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Nonspecific chronic low back pain (CLBP) is a frequent medical condition among middle-aged and older adults. Its detrimental consequences for functional ability and quality of life are well known. However, less is known about associations of chronological age with disability and well-being among CLBP patients. Coping with pain may be harder with advancing age due to additional age-associated losses of physical, sensory, and other resources, resulting in higher disability and lower quality of life. Alternatively, older patients may feel less impaired and report higher quality of life than younger patients because the experience of chronic pain may be better anticipated and more "normative" in old age.
This article was published in the following journal.
Name: Pain medicine (Malden, Mass.)
The assessment of pain-related disability in pediatric chronic pain patients plays an important role in research on the effectiveness of pain treatment. The present study aimed to compare the two avai...
Despite enormous differences between acute and chronic pain, numerical pain scale (NRS) is commonly used in pain research and in clinical practice for assessing the intensity of both acute and chronic...
Mechanical alterations of the spine, which can cause chronic low back pain (LBP), are a frequent indication for spinal fusion. Studies have shown differences between genders in patients' evaluations o...
The potential benefits of combining pain education (PE) with clinical hypnosis (CH) has not yet been investigated in individuals with chronic pain. A total of 100 patients with chronic non-specific lo...
This study investigated the effect of transcutaneous electrical nerve stimulation (TENS) for the treatment of patients with chronic pain after ankylosing spondylitis (AS).A total of 72 eligible patien...
A prospective study to assess the association between the change in quality of sleep and the change in intensity of pain in Spanish patients seen for subacute or chronic neck pain. The obj...
A prospective study to assess the association between the change in quality of sleep and the change in intensity of pain in Spanish patients seen for subacute or chronic low back pain. The...
Although education on neurophysiology of pain improves disability, there are limited effects in pain intensity. Hypnosis is an approach that has proven useful in pain intensity and psychos...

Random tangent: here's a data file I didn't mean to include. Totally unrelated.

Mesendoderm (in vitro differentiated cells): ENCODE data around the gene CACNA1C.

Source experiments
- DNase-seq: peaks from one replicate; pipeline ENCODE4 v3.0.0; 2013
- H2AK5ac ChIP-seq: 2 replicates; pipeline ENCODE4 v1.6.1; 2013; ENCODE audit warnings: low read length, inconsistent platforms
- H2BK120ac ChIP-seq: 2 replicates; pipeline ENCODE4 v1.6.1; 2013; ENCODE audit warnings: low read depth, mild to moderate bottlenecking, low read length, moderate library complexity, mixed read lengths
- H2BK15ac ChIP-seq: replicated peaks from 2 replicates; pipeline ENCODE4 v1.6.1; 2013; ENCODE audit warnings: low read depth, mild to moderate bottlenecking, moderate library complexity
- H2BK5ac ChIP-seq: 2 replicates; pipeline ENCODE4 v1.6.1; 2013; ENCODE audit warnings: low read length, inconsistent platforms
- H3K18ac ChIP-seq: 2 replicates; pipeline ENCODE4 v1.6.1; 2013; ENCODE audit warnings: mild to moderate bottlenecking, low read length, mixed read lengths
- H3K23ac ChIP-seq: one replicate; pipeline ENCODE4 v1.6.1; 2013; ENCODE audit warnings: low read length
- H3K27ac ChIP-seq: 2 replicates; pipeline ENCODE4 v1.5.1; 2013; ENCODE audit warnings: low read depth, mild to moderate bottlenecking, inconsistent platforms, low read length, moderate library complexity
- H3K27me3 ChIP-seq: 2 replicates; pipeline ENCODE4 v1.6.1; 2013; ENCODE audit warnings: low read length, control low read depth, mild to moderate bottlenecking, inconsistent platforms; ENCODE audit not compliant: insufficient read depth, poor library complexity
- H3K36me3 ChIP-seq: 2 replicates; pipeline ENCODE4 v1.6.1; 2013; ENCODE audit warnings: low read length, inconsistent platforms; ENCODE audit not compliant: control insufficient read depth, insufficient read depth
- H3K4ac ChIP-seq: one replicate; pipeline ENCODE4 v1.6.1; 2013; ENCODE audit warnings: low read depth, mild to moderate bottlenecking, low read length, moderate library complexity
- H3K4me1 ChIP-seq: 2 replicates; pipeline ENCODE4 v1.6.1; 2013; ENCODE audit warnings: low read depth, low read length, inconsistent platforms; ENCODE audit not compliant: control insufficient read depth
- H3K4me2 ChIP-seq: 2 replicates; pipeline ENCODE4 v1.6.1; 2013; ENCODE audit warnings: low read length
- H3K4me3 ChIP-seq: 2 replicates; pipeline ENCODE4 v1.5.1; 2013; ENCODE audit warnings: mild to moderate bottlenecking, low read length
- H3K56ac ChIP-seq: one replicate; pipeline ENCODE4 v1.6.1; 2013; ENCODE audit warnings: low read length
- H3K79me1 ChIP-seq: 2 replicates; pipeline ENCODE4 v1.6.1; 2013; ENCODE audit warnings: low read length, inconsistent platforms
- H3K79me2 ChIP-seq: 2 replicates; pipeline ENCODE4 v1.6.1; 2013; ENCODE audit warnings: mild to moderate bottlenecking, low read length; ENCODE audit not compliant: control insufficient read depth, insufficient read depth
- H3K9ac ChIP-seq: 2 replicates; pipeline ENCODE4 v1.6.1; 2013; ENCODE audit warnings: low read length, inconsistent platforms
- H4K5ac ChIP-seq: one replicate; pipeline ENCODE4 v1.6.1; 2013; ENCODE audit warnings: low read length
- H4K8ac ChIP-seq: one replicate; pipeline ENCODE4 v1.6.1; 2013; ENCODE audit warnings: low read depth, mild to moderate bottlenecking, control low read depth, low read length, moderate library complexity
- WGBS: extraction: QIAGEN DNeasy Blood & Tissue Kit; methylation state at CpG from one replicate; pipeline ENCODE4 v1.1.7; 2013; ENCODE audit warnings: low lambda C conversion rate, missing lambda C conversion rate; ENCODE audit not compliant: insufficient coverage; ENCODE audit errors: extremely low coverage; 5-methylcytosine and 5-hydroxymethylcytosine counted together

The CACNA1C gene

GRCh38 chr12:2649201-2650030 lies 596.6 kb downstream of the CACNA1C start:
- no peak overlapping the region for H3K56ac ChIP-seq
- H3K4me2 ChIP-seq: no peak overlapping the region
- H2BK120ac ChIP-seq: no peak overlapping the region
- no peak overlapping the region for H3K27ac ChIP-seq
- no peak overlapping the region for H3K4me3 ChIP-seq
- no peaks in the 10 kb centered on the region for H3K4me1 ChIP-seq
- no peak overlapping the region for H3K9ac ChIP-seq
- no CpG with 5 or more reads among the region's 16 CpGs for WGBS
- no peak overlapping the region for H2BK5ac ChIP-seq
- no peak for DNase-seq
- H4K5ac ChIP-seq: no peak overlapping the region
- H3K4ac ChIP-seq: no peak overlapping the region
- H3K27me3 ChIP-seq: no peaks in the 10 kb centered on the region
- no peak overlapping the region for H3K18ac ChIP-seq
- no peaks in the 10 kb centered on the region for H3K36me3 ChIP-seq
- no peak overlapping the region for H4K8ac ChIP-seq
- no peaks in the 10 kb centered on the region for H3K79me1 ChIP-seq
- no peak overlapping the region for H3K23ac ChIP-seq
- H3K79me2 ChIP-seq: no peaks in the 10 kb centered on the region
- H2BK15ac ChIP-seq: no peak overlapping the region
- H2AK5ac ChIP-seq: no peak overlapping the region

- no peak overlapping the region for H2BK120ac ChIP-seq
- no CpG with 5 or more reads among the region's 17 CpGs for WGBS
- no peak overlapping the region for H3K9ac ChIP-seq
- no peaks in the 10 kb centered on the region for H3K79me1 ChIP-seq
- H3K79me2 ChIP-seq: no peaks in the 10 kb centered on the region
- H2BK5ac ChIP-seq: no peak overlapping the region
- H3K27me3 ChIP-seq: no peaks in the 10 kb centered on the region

The purpose of the current randomized clinical trial was to analyze the effectiveness of craniosacral therapy on disability, pain intensity, kinesiophobia, quality of life, isometric endur...
The purpose of this study is to investigate whether a physiotherapy program reduces pain and improves disability and quality-of-life in people with chronic shoulder pain. The main study h...
Component of the NATIONAL INSTITUTES OF HEALTH. It conducts and supports clinical and basic research to establish a scientific basis for the care of individuals across the life span, from the management of patients during illness and recovery to the reduction of risks for disease and disability; the promotion of healthy lifestyles; the promotion of quality of life in those with chronic illness; and the care for individuals at the end of life. It was established in 1986.
A form of therapy that employs a coordinated and interdisciplinary approach for easing the suffering and improving the quality of life of those experiencing pain.
A nursing specialty concerned with care of patients facing serious or life-threatening illnesses. The goal of palliative nursing is to prevent and relieve suffering, and to support the best possible quality of life for patients and their families. Hospice nursing is palliative care for people in their final stages of life.
Facilities providing diagnostic, therapeutic, and palliative services for patients with severe chronic pain. These may be free-standing clinics or hospital-based and serve ambulatory or inpatient populations. The approach is usually multidisciplinary. These clinics are often referred to as "acute pain services". (From Br Med Bull 1991 Jul;47(3):762-85)
A measurement index derived from a modification of standard life-table procedures and designed to take account of the quality as well as the duration of survival. This index can be used in assessing the outcome of health care procedures or services. (BIOETHICS Thesaurus, 1994)
Pain is a feeling (sharp or dull) triggered in the nervous system which can be transient or constant. Pain can be specific to one area of the body eg back, abdomen or chest or more general all over the body eg muscles ache from the flu. Without pain ...
An anesthesiologist (US English) or anaesthetist (British English) is a physician trained in anesthesia and perioperative medicine. Anesthesiologists are physicians who provide medical care to patients in a wide variety of (usually acute) situations. ...
Pain is defined by the International Association for the Study of Pain as “an unpleasant sensory and emotional experience associated with actual or potential tissue damage or described in terms of such damage”. Some illnesses can be excruci...